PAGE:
Book aims to help children of prisoners

Nearly 7 million children are waiting for parents who are behind bars.

Theirs is the story South Sound therapist Linda Gaffney wanted to tell in her new fictional book, "My Daddy Does Good Things, Too!"

Gaffney, 59, of Olympia, said she hopes the book - which is geared to children ages 4 to 12 - will clear up many stereotypes and misunderstandings children have about prison life.

"This is something we don't much talk about," she said. "My hope was really that I would expose a culturally disadvantaged group, and kind of raise everybody's awareness about it."

Gaffney, a licensed therapist who works in human resources for the state Department of Corrections, wrote the self-published book in her free time - as a volunteer project. Proceeds from the book's sales will benefit the Read-to-Me program, where inmates record books on tape for their children at home.

The 55-page book was illustrated by former inmates Undra Dabney and Nickalas Goettling, who were recruited from the general population of the Stafford Creek Corrections Center in Aberdeen.

Gaffney said she didn't know what crimes the artists were incarcerated for, though they weren't offenses against children.

"They're both out now," she added. "They've been returned to the communi ty."

Both men drew on their own personal experiences for the book's illustrations, which took nearly 10 months to finish. They were allowed to meet once a week for two hours under supervision, Gaffney said.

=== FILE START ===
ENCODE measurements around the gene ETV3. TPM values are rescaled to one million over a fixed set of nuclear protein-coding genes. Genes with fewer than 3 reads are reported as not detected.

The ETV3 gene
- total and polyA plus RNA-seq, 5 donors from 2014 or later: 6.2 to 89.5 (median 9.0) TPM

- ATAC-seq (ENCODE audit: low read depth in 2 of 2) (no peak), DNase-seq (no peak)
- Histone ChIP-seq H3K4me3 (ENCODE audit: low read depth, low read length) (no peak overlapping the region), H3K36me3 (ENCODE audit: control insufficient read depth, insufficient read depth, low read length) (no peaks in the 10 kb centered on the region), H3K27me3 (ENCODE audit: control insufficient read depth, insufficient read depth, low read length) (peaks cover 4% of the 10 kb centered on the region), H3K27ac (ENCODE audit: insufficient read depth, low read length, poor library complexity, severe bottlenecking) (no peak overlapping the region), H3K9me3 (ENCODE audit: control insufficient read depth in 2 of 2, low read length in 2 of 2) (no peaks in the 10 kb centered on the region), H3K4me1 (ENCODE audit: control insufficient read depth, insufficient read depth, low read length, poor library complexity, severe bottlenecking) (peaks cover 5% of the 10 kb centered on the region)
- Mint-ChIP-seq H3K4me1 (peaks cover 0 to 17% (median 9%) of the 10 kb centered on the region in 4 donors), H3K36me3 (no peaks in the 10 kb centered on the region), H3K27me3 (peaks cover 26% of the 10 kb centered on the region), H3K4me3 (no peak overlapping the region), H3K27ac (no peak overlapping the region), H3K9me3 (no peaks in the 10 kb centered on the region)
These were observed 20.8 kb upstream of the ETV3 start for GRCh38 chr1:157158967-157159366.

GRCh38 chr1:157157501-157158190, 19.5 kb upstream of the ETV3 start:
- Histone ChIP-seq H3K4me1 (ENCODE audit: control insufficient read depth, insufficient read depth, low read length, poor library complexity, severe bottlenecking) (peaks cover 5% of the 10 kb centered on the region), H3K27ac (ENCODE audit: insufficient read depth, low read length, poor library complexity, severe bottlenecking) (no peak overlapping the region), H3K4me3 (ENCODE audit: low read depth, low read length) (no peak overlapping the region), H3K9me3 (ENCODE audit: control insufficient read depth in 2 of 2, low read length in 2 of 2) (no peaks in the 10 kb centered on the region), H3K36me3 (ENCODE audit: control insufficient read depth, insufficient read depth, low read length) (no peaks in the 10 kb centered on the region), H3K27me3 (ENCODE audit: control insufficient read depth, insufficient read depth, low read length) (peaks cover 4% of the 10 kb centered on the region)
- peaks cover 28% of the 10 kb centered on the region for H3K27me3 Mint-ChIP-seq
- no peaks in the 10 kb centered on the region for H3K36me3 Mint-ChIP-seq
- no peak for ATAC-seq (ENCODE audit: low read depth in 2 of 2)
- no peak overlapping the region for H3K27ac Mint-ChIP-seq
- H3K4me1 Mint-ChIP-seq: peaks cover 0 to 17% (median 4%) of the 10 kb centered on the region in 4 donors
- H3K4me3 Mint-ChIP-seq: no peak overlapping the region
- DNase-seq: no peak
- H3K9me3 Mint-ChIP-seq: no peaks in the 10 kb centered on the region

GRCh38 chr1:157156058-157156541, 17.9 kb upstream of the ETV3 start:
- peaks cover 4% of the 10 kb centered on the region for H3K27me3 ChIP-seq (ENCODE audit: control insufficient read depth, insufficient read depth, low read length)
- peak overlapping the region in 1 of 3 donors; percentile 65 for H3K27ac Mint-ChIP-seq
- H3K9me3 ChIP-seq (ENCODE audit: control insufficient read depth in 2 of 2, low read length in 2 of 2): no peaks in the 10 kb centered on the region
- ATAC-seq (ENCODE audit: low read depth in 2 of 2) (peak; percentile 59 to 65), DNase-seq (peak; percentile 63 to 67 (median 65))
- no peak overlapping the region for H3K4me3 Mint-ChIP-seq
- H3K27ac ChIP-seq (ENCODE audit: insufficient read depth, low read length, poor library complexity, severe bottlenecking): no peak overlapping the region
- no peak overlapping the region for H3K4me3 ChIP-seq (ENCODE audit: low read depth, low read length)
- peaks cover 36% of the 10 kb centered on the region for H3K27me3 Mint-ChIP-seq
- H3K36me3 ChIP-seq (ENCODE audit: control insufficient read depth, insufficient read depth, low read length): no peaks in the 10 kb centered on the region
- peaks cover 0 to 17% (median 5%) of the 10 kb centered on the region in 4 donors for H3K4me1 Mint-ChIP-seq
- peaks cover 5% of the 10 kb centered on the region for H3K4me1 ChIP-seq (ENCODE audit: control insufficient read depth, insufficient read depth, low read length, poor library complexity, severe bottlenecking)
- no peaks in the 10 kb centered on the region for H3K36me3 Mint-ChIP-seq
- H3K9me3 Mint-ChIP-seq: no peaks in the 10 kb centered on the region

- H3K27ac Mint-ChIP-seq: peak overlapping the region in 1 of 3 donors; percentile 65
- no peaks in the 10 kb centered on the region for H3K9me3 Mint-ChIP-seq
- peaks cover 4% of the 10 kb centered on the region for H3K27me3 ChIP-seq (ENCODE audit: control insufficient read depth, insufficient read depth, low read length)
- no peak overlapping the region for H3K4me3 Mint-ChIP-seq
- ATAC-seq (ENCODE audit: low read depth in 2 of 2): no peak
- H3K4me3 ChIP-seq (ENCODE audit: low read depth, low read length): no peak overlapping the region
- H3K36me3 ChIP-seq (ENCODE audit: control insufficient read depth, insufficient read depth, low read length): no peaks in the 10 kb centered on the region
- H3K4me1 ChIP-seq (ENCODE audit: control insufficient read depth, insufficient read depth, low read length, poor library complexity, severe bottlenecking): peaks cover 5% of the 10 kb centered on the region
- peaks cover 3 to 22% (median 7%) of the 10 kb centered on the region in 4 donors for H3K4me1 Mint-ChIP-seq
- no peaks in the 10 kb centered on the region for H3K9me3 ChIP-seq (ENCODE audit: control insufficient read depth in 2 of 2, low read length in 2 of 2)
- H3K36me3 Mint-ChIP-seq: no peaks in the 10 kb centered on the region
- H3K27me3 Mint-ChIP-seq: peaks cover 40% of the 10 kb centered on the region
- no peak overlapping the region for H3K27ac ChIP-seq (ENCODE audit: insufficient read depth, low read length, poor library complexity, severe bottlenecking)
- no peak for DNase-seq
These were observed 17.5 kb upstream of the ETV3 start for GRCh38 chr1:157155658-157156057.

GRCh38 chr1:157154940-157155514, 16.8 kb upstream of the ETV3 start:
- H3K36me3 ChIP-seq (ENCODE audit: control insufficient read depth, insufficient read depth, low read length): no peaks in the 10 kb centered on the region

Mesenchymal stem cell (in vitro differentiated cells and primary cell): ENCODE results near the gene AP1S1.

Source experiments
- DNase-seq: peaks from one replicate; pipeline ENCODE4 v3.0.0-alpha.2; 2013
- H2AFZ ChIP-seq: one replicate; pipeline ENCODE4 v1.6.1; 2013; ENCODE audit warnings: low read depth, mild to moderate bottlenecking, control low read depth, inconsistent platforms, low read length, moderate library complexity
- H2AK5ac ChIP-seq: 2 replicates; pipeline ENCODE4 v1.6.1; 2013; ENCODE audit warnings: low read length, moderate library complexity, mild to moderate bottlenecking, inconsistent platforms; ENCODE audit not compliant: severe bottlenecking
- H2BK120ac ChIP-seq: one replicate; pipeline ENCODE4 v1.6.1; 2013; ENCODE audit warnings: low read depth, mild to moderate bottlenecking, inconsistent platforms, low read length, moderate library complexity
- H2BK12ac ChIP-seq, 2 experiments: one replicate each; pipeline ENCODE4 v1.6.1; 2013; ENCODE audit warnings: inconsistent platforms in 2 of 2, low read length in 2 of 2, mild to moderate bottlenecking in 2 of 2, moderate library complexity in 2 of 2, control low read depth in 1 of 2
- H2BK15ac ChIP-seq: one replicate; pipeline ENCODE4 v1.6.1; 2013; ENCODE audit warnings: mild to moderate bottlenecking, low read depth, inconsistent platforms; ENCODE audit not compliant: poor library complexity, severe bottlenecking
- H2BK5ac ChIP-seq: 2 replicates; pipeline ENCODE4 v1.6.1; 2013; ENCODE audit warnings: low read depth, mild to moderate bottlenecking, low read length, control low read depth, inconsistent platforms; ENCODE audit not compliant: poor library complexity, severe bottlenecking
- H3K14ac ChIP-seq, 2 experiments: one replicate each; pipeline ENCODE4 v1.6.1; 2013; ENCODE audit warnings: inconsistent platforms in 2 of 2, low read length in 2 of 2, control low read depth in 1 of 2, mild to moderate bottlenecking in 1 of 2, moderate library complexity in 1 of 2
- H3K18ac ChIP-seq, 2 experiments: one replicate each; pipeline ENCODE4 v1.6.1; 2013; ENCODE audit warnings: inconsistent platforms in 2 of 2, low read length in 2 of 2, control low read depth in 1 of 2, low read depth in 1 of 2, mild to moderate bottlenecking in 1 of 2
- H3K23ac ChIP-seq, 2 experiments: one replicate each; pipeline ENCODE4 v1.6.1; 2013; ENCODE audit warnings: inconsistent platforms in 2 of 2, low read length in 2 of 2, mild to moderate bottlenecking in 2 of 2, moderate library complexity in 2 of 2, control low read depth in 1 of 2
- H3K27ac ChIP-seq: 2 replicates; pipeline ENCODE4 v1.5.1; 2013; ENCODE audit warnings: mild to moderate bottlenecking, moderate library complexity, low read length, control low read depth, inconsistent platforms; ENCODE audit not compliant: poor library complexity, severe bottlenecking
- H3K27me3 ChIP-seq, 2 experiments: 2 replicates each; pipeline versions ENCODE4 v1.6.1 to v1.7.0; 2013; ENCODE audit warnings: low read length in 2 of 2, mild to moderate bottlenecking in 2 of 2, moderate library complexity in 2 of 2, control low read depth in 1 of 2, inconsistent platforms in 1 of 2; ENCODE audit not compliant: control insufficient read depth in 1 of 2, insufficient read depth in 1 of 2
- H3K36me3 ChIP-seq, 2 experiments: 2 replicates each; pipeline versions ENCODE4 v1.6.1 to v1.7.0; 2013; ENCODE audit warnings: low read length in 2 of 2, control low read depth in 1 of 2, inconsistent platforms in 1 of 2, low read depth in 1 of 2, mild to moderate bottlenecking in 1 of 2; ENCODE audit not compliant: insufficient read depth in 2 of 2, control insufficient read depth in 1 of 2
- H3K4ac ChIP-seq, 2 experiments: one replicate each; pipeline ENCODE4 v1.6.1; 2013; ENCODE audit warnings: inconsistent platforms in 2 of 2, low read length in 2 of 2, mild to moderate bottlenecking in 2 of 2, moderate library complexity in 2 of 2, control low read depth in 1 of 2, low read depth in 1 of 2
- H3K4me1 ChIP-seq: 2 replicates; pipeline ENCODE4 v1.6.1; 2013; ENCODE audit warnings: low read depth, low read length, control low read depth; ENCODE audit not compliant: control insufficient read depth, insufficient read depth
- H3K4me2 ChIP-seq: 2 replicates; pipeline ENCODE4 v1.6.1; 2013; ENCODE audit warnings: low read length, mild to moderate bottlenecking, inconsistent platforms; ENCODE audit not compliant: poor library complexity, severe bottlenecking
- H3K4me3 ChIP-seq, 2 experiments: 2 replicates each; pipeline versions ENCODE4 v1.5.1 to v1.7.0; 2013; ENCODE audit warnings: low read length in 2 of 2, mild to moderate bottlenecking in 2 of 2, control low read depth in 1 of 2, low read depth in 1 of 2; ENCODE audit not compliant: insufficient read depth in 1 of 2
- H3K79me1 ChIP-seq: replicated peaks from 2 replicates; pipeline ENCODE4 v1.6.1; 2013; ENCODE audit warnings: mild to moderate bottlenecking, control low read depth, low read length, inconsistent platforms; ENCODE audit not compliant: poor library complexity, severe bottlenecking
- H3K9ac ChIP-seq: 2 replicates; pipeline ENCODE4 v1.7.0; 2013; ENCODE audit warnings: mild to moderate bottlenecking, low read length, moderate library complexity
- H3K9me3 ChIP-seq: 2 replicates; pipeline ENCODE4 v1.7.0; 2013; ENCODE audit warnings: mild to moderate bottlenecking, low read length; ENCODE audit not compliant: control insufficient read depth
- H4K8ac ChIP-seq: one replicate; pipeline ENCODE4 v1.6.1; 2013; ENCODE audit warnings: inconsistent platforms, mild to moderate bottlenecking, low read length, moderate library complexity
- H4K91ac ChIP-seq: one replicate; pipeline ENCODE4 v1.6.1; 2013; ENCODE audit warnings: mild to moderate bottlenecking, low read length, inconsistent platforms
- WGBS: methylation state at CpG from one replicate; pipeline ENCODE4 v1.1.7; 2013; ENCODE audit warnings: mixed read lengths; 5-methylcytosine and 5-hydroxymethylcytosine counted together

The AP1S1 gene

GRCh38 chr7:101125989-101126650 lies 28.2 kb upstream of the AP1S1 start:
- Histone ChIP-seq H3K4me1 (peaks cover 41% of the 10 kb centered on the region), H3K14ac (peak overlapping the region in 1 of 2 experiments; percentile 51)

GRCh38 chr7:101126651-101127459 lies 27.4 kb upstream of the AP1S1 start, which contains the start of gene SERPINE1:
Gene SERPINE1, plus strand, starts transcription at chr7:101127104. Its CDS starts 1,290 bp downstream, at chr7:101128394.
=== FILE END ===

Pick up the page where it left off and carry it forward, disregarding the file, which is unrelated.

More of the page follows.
Hirsh Diamant, a professor at The Evergreen State College who reviewed the book, said he was impressed with both the story and the artwork.

"I was very moved by the illustrations," said Diamant, who teaches art, language and culture. "Knowing who the illustrators are adds to the emotional charge of the book."

The story begins with twins Matt and Marcie answering their classmates' questions about their dad's experience in prison. It's a topic children are naturally curious about, Gaffney said.

"Kids don't know about prison, and they're just fascinated by it," she said. "They want to know what goes on there."

In the story, the twins learn they are not the only ones at their school who wait for, and worry about, someone behind bars. They try to help another child in the same situation.

Gaffney said she hopes the book will spur conversations about the corrections system in general, and strengthen bonds between inmates and their families.

"For kids, my message is that everybody makes mistakes - parents make mistakes, you make mistakes," she said. "And in our society, you can correct that. You can do better."

Buy the book

"My Daddy Does Good Things, Too!" by Linda Gaffney can be purchased for $10.99 at www.homeplacepress.com.

Lisa Pemberton writes for The Olympian. She can be reached at 360-704-6871 or lpemberton@theolympian.com.